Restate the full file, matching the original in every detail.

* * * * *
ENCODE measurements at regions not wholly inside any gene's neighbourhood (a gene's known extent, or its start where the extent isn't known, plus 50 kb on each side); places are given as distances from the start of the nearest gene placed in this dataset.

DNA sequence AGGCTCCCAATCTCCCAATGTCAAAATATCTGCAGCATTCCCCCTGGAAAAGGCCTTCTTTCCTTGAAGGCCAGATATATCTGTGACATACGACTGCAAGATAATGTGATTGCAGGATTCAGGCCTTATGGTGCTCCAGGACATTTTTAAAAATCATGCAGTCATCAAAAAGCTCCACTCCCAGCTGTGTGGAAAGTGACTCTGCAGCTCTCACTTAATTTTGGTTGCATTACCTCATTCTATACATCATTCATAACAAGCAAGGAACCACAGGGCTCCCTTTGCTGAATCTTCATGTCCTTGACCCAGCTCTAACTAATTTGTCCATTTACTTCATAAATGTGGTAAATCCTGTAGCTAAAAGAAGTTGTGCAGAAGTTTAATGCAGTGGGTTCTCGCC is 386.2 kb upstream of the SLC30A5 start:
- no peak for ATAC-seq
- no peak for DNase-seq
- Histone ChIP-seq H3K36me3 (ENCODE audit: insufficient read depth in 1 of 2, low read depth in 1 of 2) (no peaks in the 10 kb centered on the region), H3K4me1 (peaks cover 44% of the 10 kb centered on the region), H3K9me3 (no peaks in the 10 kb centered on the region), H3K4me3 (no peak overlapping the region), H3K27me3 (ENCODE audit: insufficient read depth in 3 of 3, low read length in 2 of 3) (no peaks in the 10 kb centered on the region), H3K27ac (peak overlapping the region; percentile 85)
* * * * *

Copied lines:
ENCODE measurements at regions not wholly inside any gene's neighbourhood (a gene's known extent, or its start where the extent isn't known, plus 50 kb on each side); places are given as distances from the start of the nearest gene placed in this dataset.

DNA sequence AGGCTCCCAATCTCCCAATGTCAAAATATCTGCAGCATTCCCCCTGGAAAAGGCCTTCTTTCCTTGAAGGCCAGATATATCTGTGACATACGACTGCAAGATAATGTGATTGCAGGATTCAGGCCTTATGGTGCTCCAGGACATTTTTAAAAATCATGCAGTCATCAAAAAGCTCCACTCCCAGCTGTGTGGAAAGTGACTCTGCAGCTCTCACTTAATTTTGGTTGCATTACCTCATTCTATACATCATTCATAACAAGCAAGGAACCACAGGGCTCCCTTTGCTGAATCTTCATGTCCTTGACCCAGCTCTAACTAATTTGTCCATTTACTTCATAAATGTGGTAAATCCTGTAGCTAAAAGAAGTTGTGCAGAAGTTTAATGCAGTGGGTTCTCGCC is 386.2 kb upstream of the SLC30A5 start:
- no peak for ATAC-seq
- no peak for DNase-seq
- Histone ChIP-seq H3K36me3 (ENCODE audit: insufficient read depth in 1 of 2, low read depth in 1 of 2) (no peaks in the 10 kb centered on the region), H3K4me1 (peaks cover 44% of the 10 kb centered on the region), H3K9me3 (no peaks in the 10 kb centered on the region), H3K4me3 (no peak overlapping the region), H3K27me3 (ENCODE audit: insufficient read depth in 3 of 3, low read length in 2 of 3) (no peaks in the 10 kb centered on the region), H3K27ac (peak overlapping the region; percentile 85)